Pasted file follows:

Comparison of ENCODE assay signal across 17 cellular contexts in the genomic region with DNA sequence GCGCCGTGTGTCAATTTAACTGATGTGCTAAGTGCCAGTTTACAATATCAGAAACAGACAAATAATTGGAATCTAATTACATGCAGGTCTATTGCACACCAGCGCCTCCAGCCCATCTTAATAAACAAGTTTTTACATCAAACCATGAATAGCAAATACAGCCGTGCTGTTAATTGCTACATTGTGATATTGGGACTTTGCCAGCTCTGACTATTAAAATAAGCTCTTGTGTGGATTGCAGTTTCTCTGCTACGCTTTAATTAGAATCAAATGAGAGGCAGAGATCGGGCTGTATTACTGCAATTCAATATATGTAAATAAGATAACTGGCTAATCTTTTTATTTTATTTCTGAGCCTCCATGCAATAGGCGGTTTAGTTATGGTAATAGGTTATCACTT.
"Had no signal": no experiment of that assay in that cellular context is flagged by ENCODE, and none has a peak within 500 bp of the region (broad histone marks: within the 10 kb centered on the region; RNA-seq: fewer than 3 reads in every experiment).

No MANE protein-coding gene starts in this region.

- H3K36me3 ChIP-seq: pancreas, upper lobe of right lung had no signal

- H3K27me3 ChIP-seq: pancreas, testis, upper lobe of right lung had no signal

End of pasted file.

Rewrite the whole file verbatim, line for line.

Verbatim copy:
Comparison of ENCODE assay signal across 17 cellular contexts in the genomic region with DNA sequence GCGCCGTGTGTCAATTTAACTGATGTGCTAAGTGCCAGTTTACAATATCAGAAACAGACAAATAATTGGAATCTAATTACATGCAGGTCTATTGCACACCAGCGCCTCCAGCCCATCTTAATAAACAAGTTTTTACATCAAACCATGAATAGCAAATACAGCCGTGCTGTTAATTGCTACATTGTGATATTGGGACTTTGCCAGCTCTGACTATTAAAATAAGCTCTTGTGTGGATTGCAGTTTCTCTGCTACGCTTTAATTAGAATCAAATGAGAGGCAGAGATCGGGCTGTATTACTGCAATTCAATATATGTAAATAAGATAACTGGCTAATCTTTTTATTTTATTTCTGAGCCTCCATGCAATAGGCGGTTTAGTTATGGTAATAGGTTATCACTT.
"Had no signal": no experiment of that assay in that cellular context is flagged by ENCODE, and none has a peak within 500 bp of the region (broad histone marks: within the 10 kb centered on the region; RNA-seq: fewer than 3 reads in every experiment).

No MANE protein-coding gene starts in this region.

- H3K36me3 ChIP-seq: pancreas, upper lobe of right lung had no signal

- H3K27me3 ChIP-seq: pancreas, testis, upper lobe of right lung had no signal